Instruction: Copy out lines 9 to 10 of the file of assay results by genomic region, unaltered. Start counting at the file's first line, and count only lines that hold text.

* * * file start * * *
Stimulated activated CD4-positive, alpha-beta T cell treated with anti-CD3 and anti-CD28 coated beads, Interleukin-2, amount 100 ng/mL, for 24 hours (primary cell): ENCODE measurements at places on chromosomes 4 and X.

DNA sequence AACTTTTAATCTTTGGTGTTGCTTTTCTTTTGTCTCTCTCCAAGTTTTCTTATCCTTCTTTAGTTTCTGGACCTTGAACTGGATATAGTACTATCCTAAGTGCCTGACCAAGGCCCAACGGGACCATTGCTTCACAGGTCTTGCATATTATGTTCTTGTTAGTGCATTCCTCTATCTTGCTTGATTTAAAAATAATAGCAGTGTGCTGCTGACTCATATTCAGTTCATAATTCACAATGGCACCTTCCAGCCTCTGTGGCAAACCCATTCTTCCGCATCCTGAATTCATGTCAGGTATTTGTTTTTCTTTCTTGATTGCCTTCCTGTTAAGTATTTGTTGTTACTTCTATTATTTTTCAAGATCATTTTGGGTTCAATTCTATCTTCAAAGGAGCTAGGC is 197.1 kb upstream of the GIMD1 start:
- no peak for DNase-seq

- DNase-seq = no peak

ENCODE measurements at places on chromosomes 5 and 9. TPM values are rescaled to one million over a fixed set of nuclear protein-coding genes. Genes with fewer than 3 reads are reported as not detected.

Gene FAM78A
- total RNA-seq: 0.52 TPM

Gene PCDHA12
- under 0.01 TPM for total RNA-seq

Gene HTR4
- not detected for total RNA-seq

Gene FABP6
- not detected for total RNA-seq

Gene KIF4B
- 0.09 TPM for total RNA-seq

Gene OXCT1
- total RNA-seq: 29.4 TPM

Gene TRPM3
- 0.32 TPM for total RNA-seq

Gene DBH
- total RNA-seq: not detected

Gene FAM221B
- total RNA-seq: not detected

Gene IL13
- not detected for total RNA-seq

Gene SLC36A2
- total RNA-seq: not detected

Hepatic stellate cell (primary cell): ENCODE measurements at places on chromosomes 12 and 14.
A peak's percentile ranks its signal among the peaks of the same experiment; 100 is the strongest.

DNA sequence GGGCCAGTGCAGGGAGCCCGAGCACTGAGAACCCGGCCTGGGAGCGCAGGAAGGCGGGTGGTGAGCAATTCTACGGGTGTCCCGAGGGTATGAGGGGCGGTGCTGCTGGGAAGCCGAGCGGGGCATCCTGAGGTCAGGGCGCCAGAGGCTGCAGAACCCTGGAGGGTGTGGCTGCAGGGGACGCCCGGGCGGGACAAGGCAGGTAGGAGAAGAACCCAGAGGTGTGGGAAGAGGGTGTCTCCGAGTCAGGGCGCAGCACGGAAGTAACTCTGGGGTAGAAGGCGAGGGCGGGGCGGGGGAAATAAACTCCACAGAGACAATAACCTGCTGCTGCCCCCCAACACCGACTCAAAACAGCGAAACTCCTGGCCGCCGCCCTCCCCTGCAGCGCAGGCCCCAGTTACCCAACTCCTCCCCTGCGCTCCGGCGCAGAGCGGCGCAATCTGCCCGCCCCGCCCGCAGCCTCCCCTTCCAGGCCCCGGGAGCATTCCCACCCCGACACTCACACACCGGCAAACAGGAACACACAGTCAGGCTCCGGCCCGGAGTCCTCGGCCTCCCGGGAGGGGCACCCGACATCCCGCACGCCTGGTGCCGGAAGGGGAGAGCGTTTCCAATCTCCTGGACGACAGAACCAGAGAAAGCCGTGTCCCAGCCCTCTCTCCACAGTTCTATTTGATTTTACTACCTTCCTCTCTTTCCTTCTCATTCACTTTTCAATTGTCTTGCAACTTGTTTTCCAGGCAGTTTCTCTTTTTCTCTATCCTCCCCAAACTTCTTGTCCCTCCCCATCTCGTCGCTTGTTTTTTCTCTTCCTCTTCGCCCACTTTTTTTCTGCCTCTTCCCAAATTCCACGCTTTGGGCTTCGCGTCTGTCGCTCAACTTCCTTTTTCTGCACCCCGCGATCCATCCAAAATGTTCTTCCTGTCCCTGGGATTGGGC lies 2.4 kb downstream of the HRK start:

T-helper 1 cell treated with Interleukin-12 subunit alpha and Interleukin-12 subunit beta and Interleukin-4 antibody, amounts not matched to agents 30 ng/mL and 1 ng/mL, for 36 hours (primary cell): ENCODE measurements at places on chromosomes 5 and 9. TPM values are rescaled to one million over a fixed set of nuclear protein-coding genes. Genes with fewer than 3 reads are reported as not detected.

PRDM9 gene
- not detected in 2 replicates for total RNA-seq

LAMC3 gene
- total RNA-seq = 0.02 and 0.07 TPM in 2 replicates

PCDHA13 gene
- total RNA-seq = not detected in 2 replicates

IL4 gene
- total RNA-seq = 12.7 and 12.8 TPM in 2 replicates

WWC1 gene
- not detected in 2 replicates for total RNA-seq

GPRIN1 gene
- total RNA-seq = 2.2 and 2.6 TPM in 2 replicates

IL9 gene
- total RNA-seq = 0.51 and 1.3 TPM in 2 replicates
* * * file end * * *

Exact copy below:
- under 0.01 TPM for total RNA-seq

Gene HTR4